LuxeYard, Inc. v. Bell et al

Filing 29

MINUE ORDER. Motion for Protective Order 25 is DENIED without prejudice, and the proposed Protective Order is REFUSED, by Magistrate Judge Kathleen M. Tafoya on 3/11/14.(sgrim)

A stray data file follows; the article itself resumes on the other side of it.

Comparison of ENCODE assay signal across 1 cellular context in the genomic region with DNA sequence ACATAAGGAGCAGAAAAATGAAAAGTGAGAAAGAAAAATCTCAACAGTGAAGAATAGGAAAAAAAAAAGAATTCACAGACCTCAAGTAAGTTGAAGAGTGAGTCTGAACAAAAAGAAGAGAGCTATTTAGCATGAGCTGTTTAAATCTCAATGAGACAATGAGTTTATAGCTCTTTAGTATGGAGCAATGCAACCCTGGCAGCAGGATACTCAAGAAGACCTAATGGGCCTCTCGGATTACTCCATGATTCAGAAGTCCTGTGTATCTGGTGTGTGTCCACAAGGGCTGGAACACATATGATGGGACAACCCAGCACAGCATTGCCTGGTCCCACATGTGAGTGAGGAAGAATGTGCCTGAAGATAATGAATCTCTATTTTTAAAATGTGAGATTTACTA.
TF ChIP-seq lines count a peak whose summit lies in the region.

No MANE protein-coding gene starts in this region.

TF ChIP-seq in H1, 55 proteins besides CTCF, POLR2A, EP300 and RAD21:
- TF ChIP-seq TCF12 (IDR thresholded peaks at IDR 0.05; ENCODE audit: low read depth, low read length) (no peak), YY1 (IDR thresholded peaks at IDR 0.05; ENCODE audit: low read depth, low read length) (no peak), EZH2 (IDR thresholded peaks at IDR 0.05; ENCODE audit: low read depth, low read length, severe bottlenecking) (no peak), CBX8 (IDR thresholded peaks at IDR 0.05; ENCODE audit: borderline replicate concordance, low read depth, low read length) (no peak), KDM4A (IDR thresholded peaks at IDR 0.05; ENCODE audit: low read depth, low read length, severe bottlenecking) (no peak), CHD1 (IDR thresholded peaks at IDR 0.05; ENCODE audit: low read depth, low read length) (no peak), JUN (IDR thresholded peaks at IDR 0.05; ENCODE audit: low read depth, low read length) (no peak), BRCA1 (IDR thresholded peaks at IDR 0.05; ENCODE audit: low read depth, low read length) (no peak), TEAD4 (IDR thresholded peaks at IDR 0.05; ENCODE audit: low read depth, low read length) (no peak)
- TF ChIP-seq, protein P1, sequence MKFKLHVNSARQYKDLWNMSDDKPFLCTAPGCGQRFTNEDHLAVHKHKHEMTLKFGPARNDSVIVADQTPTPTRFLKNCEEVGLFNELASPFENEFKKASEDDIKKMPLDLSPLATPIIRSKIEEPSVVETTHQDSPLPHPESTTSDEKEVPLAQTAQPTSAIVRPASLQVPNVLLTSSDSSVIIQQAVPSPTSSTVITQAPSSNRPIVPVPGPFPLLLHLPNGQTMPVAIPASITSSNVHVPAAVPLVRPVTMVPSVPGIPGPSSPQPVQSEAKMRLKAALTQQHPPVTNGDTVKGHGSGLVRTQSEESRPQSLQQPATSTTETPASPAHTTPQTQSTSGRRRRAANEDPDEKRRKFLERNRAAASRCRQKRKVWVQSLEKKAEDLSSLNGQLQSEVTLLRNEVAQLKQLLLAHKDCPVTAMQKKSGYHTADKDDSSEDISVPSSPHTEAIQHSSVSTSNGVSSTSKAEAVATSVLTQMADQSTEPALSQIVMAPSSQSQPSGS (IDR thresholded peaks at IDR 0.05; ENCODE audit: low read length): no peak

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IN THE UNITED STATES DISTRICT COURT FOR THE DISTRICT OF COLORADO Magistrate Judge Kathleen M. Tafoya Civil Action No. 13–cv–02990–MSK–KMT KHALED ALATTAR, Plaintiff, v. AARON BELL, CHRISTOPHER BELL, RACHEL BELL and WILLIAM BELL, Defendants. MINUTE ORDER ORDER ENTERED BY MAGISTRATE JUDGE KATHLEEN M. TAFOYA This matter is before me on “Defendant’s Motion for Protective Order.” (Doc. No. 25, filed Mar. 7, 2014.) The Motion is DENIED and the proposed Protective Order is REFUSED. Defendant is granted leave to submit a motion for protective order and revised form of protective order consistent with the comments contained here. Gillard v. Boulder Valley School District, 196 F.R.D. 382 (D. Colo. 2000), set out certain requirements for the issuance of a blanket protective order such as the one sought here. Among other things, the protective order must contain a mechanism by which a party may challenge the designation of information as confidential. The following language would satisfy this provision: A party may object to the designation of particular CONFIDENTIAL information by giving written notice to the party designating the disputed information. The written notice shall identify the information to which the objection is made. If the parties cannot resolve the objection within ten (10) business days after the time the notice is received, it shall be the obligation of the party designating the information as CONFIDENTIAL to file an appropriate motion requesting that the court determine whether the disputed information should be subject to the terms of this Protective Order. If such a motion is timely filed, the disputed information shall be treated as CONFIDENTIAL under the terms of this Protective Order until the Court rules on the motion. If the designating party fails to file such a motion within the prescribed time, the disputed information shall lose its designation as CONFIDENTIAL and shall not thereafter be treated as CONFIDENTIAL in accordance with this Protective Order. In connection with a motion filed under this provision, the party designating the information as CONFIDENTIAL shall bear the burden of establishing that good cause exists for the disputed information to be treated as CONFIDENTIAL. Id. at 388-89. The proposed Protective Order does not comply with the requirements established in Gillard. Therefore, it is ORDERED that the Motion for Protective Order (Doc. No. 25) is DENIED without prejudice, and the proposed Protective Order is REFUSED. Dated: March 11, 2014 2

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